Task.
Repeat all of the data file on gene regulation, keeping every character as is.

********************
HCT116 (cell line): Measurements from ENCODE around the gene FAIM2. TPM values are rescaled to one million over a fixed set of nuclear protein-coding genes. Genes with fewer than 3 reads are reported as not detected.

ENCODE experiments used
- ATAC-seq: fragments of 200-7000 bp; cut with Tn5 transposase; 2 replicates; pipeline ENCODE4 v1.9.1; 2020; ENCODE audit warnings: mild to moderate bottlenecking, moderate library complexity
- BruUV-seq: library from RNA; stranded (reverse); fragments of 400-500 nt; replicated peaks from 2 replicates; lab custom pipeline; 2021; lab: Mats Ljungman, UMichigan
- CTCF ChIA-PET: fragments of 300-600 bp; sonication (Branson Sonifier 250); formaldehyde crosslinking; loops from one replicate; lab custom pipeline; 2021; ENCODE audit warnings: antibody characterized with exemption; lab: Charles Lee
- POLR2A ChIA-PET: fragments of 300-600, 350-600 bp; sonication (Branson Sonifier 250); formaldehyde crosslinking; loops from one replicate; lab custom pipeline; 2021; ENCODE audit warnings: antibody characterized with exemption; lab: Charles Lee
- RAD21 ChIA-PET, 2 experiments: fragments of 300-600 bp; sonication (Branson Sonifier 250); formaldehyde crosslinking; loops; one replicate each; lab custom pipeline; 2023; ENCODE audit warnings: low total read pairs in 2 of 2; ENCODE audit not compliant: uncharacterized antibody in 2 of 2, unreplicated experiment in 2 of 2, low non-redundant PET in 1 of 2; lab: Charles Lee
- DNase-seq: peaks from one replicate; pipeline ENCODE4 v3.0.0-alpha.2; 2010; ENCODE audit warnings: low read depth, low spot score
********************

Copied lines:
HCT116 (cell line): Measurements from ENCODE around the gene FAIM2. TPM values are rescaled to one million over a fixed set of nuclear protein-coding genes. Genes with fewer than 3 reads are reported as not detected.

ENCODE experiments used
- ATAC-seq: fragments of 200-7000 bp; cut with Tn5 transposase; 2 replicates; pipeline ENCODE4 v1.9.1; 2020; ENCODE audit warnings: mild to moderate bottlenecking, moderate library complexity
- BruUV-seq: library from RNA; stranded (reverse); fragments of 400-500 nt; replicated peaks from 2 replicates; lab custom pipeline; 2021; lab: Mats Ljungman, UMichigan
- CTCF ChIA-PET: fragments of 300-600 bp; sonication (Branson Sonifier 250); formaldehyde crosslinking; loops from one replicate; lab custom pipeline; 2021; ENCODE audit warnings: antibody characterized with exemption; lab: Charles Lee
- POLR2A ChIA-PET: fragments of 300-600, 350-600 bp; sonication (Branson Sonifier 250); formaldehyde crosslinking; loops from one replicate; lab custom pipeline; 2021; ENCODE audit warnings: antibody characterized with exemption; lab: Charles Lee
- RAD21 ChIA-PET, 2 experiments: fragments of 300-600 bp; sonication (Branson Sonifier 250); formaldehyde crosslinking; loops; one replicate each; lab custom pipeline; 2023; ENCODE audit warnings: low total read pairs in 2 of 2; ENCODE audit not compliant: uncharacterized antibody in 2 of 2, unreplicated experiment in 2 of 2, low non-redundant PET in 1 of 2; lab: Charles Lee
- DNase-seq: peaks from one replicate; pipeline ENCODE4 v3.0.0-alpha.2; 2010; ENCODE audit warnings: low read depth, low spot score